Ive read those same numbers the biologist have ciculated too. 30-50lbs of fish daily. I don't know if I buy it. When you do the numbers, they don't compute.

 

Lets say on the low end we have 30,000 seals (some biologists say it's closer to 50,000). Each seal eats 30-50lbs of fish daily. That's 900,000-1,500,000lbs of fish daily! Multiple that by 7 days a week, then 365 days a year. The numbers are staggering. Seemingly unachievable.

Agreed

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Posted (edited) · Report post

2 hours ago, Angler #1 said:

You make some great points in regards to the amount of food seals need each day, however the optima water temperature according to the research for great whites is 54 to 75 degrees , So I would place the waters in and around Cape Cod As being well suited for them at this time.  

I agree 100% the waters are suited for them.(and always have been) I was disputing that oceans have warmed significantly enough (if at all) to cause a species migration shift. Seals are why the sharks are here not water temp changes was my point.

Edited by alpha baiter

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Posted (edited) · Report post

2 hours ago, bob_G said:

Ive read those same numbers the biologist have ciculated too. 30-50lbs of fish daily. I don't know if I buy it. When you do the numbers, they don't compute.

 

Lets say on the low end we have 30,000 seals (some biologists say it's closer to 50,000). Each seal eats 30-50lbs of fish daily. That's 900,000-1,500,000lbs of fish daily! Multiple that by 7 days a week, then 365 days a year. The numbers are staggering. Seemingly unachievable.

Why don't you believe it? They're a big animal. Cut the number in half then and your still looking at 450,000 to 750,000 pounds of fish a day. Bob no disrespect here at all but do you have any references to why you think they don't eat that much or is it just a gut feeling lol no pun intended. I think the seals are a bigger problem for the cape fishery than all the poachers you could ever find.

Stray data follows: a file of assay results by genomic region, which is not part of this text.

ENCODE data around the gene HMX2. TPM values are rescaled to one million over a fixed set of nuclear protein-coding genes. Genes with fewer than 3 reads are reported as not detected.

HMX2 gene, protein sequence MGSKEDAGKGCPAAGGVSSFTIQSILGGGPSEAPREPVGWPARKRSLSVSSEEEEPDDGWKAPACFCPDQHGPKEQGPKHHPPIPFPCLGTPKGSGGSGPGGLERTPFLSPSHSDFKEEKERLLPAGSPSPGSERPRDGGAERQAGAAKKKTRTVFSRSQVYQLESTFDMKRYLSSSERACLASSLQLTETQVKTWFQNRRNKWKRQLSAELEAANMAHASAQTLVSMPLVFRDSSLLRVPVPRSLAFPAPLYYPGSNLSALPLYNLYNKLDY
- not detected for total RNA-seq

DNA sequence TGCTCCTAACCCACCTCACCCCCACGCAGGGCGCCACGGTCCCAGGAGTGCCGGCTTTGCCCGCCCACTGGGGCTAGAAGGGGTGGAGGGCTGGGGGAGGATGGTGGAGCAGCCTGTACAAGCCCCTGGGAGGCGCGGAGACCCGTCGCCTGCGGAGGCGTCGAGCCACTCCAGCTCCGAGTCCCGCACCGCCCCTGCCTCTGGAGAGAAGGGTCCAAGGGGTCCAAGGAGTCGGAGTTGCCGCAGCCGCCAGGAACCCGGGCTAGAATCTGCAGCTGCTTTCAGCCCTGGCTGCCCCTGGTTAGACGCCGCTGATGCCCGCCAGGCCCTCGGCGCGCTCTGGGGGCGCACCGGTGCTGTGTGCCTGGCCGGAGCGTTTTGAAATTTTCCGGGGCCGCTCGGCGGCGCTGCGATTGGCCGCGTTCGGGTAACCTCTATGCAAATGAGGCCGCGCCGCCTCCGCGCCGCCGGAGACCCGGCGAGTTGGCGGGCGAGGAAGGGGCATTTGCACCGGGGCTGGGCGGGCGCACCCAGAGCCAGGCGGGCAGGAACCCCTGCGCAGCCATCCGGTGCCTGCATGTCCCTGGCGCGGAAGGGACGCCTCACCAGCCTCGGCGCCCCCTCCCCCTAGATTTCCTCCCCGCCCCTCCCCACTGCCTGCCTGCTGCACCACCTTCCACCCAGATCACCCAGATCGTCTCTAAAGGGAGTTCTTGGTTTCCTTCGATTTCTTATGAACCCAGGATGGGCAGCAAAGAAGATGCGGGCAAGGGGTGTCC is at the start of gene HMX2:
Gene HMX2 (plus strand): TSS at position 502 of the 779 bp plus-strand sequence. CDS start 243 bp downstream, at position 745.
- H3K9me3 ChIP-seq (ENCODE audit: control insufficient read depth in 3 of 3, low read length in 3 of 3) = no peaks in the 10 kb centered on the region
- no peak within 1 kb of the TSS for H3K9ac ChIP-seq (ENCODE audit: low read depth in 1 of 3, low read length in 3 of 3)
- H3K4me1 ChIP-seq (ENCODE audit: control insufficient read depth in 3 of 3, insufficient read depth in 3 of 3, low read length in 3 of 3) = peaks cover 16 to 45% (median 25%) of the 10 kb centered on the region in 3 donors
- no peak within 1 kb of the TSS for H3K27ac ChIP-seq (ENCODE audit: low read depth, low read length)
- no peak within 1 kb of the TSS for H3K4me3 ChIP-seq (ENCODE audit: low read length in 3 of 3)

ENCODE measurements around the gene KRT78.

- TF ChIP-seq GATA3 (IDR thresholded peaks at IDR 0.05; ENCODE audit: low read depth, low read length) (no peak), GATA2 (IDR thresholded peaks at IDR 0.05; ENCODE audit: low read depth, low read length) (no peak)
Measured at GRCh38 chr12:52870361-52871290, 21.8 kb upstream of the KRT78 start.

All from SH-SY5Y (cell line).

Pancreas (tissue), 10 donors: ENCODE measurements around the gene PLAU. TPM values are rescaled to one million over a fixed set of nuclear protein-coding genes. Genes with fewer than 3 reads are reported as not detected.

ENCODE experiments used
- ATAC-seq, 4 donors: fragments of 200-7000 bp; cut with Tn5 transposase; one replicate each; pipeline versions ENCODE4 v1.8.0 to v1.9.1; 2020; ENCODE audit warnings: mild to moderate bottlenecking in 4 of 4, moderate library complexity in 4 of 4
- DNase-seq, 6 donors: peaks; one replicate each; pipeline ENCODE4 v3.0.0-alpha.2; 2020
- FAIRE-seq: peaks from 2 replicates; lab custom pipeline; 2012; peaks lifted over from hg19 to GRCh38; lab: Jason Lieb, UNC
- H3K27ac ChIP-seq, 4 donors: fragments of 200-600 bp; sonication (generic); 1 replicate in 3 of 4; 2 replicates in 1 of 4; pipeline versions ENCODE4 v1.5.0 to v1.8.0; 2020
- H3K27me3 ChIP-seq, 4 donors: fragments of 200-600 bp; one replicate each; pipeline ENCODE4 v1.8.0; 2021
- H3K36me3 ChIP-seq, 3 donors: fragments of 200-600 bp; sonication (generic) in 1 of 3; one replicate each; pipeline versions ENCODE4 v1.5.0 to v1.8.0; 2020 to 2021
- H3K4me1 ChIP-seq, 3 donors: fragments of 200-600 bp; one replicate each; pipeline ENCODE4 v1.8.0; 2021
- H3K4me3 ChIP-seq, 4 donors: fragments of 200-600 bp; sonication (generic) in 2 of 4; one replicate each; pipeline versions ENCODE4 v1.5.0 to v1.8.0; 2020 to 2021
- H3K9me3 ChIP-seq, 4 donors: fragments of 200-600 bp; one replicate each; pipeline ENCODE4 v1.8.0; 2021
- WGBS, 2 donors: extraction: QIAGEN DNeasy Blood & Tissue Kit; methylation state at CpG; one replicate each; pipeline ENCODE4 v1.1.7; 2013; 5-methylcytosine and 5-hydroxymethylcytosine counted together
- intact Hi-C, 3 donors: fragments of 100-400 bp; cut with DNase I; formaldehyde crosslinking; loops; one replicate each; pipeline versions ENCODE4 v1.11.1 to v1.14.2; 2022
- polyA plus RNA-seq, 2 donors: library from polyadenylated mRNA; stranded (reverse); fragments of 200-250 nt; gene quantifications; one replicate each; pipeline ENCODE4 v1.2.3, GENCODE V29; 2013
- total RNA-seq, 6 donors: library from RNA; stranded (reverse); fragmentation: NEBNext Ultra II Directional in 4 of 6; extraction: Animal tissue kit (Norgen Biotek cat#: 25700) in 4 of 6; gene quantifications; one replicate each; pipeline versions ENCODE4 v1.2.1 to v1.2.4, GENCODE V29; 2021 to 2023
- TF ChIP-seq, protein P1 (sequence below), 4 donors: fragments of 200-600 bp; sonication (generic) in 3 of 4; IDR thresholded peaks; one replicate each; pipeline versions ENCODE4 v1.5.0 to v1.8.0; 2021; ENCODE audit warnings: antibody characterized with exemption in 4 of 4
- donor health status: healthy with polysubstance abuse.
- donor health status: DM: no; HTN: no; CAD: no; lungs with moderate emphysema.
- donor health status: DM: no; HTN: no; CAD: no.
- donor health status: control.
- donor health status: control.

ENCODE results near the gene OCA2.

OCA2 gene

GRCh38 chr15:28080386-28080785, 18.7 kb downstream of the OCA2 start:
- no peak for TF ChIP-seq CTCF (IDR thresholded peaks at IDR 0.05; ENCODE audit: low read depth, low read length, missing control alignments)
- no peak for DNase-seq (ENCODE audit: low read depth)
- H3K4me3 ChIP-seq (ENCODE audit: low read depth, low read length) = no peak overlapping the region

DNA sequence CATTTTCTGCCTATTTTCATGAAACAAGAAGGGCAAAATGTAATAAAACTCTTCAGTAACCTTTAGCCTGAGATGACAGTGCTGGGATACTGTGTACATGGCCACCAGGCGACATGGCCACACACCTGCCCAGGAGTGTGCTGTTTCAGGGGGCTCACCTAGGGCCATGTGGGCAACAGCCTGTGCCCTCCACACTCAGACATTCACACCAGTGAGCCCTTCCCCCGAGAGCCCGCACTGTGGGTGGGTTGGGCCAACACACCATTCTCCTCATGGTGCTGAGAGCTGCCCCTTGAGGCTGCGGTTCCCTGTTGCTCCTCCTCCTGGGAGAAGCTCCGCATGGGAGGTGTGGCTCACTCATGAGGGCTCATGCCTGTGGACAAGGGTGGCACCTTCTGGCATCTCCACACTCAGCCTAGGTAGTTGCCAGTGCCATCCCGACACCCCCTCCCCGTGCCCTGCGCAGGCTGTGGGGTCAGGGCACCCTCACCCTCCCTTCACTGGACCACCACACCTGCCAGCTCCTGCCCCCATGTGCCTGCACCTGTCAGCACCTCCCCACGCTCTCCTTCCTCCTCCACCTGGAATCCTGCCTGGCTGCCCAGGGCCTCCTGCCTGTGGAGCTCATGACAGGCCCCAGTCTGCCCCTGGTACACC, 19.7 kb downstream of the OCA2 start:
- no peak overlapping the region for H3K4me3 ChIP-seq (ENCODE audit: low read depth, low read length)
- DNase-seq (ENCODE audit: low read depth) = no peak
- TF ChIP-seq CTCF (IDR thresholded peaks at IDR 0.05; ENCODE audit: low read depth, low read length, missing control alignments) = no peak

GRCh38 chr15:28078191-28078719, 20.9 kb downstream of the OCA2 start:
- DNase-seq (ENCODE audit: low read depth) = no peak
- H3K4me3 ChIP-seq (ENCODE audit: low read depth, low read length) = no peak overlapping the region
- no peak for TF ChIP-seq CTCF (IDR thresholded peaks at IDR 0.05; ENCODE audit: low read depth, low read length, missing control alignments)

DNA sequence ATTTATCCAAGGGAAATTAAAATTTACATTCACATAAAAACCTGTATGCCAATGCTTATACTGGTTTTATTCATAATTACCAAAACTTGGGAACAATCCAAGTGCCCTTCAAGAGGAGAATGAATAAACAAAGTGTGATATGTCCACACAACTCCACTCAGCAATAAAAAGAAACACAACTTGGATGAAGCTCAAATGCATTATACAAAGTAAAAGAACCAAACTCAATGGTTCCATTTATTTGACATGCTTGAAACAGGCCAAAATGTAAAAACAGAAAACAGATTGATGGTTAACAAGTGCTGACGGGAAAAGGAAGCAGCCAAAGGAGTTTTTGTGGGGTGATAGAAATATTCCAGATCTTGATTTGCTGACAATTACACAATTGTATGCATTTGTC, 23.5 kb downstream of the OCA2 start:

For the record I have no idea how much a seal eats but have seen these figures in almost every source I find. That's why I was wondering if there's other info available. However much it is ..it's a lot

Edited by alpha baiter

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1 hour ago, alpha baiter said:

Why don't you believe it? They're a big animal. Cut the number in half then and your still looking at 450,000 to 750,000 pounds of fish a day. Bob no disrespect here at all but do you have any references to why you think they don't eat that much or is it just a gut feeling lol no pun intended. I think the seals are a bigger problem for the cape fishery than all the poachers you could ever find. 

 

For the record I have no idea how much a seal eats but have seen these figures in almost every source I find. That's why I was wondering if there's other info available. However much it is ..it's a lot

30,000 seals eat 150lbs daily. That equates to 547,500,000 annually! Over a half a billion lbs. How many pounds of seafood was landed in New Bedford last year?

I don't buy those. :squid:

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20 mins ago, bob_G said:

30,000 seals eat 150lbs daily. That equates to 547,500,000 annually! Over a half a billion lbs. How many pounds of seafood was landed in New Bedford last year?

I don't buy those. :squid:

From what I've read, the average adult grey seal can weigh between 500-850lbs and they eat between 4-6% of their body weight daily ... so on the order of 25-40lbs of fish/day, ~12K lbs/year/seal.  It is a very big number.  

Edited by Northshore Bob

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Even if the seals eat only 5 to 10 pounds of meat a day it still adds up to an insane amount of dead fish.  I think that the seals are a much bigger problem than anyone realizes. I wonder if fisheries managers take this into account.